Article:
Following the revelation of many instances of sexual abuse and harassment from males in powerful positions, Americans seem surprised and ask, "How could this happen and why didn't people know about it?" The answer is simple. This is as old as time and many people knew about it.
Powerful people, often synonymous with men with wealth and high political, religious or business status, have clout and control. Most were and still are immune from negative repercussions regarding their actions. Often the recipients of the abuse were punished or blamed. So today's question is this: With all the well-known sexual abusers and harassers being publicly identified, will this age-old practice stop?
In the past year or two, some of the biggest names in media, theater, politics and high places have been identified as sexual abusers or sexual harassers. Until recently, most weren't a bit worried as that's been the status quo for eons.
So, why now? Some suggest that last winter's Women's March in Washington led women to feel that they actually had a voice; others point to the rise of women in business and elected offices. Many women claim that electing a president who was recorded saying that when you are powerful you can do almost anything you want, including grabbing women sexually, put women on notice that it was their job to take control of their lives. Social media and large numbers of victims speaking out have had a major impact.
Women also can be sexual abusers. The most publicized cases usually involve young female teachers and adolescent male students. This is obviously wrong, but the frequency of these situations pales in comparison to powerful males taking advantage of females. Same-sex sexual abuse, as exemplified by Kevin Spacey, and same-sex child sexual abuse, exemplified by Penn State's Jerry Sandusky and some clergy as well, are also nothing new.
The fall of Roger Ailes from his pedestal at Fox News and well-known comedian Bill Cosby likely played a major role in identifying this year's bumper crop of sexual harassers and abusers. Those accused hold no monopoly on political party or occupation. Their commonalities are power and connections to other powerful people leading to feelings of entitlement and invincibility.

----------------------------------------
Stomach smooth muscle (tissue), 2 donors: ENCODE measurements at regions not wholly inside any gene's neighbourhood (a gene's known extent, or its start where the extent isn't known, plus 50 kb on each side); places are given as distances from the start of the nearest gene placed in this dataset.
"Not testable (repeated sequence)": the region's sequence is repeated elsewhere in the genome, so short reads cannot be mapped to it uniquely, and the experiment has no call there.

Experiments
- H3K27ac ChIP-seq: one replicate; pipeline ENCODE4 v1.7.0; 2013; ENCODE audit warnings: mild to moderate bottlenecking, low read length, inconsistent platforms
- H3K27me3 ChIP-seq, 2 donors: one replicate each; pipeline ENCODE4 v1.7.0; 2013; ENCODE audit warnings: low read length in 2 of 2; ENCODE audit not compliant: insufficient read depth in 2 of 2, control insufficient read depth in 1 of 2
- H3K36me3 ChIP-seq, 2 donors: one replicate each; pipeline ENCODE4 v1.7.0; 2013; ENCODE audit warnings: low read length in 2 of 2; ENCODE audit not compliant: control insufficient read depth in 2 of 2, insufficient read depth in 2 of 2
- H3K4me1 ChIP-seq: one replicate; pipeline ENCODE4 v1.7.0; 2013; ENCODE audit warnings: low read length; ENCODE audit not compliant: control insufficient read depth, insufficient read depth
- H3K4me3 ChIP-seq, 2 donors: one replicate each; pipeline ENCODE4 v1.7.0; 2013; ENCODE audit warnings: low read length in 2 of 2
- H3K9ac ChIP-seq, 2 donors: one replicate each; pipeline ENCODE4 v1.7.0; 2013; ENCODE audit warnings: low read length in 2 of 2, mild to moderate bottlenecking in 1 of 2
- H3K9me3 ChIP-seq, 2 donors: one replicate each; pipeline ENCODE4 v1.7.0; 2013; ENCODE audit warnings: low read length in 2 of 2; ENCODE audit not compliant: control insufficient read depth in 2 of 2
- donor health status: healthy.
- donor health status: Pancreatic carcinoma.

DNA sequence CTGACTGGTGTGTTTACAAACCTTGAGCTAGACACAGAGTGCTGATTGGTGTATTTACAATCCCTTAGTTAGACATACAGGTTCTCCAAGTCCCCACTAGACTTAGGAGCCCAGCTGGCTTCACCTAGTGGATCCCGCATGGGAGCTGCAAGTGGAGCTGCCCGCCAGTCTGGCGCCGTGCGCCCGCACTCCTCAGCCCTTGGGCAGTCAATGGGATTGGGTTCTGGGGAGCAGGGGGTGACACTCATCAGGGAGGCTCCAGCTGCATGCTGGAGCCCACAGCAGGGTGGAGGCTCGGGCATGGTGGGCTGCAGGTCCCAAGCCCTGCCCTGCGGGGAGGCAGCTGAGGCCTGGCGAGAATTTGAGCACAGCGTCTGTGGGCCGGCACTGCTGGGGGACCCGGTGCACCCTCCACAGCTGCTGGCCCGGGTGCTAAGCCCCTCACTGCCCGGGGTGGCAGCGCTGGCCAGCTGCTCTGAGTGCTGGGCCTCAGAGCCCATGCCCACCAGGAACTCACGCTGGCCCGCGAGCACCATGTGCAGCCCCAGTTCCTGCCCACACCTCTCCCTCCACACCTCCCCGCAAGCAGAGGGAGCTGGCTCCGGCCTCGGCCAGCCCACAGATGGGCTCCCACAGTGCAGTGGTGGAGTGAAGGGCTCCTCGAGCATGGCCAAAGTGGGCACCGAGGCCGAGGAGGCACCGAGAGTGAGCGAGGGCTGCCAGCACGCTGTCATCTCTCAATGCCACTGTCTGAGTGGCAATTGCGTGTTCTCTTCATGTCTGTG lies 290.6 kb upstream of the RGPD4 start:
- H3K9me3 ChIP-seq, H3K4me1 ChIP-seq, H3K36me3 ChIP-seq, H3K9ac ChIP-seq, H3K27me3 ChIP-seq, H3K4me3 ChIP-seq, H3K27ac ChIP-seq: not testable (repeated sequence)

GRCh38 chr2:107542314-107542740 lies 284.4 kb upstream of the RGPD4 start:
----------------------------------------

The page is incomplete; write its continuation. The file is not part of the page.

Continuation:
CBS's Charlie Rose, Sen. Al Franken (D-Minnesota) and Rep. John Conyers D-Michigan) and Republicans Bill O'Reilly and Roy Moore, Senate candidate from Alabama, are just the tip of the iceberg of accused sexual abusers and harassers. While people claim they are distressed about these revelations, our nation should find it sad that our president says he still prefers the election of Roy Moore to any Democrat.
No one expects those with fame or fortune to become monks or adhere to monogamy. What is hoped for is that these individuals will no longer be able to feel free to use their power to sexually intimidate others.
Multiple media sources report that the in the past two decades the Congressional Office of Compliance paid approximately $17 million in settlements for more than 250 cases of sexual and other workplace abuses by congressional employees.
Most of the individuals who have been identified as sexual abusers or harassers were not bothered by their past actions, as they knew their status and connections gave them license to do what they wanted to do. The only way that the age-old practice of sexual abuse by powerful men will change is if the women on the receiving end continue to speak out publicly and if rational women and men support them.
Diane W. Mufson is a retired psychologist. Her email is firstname.lastname@example.org.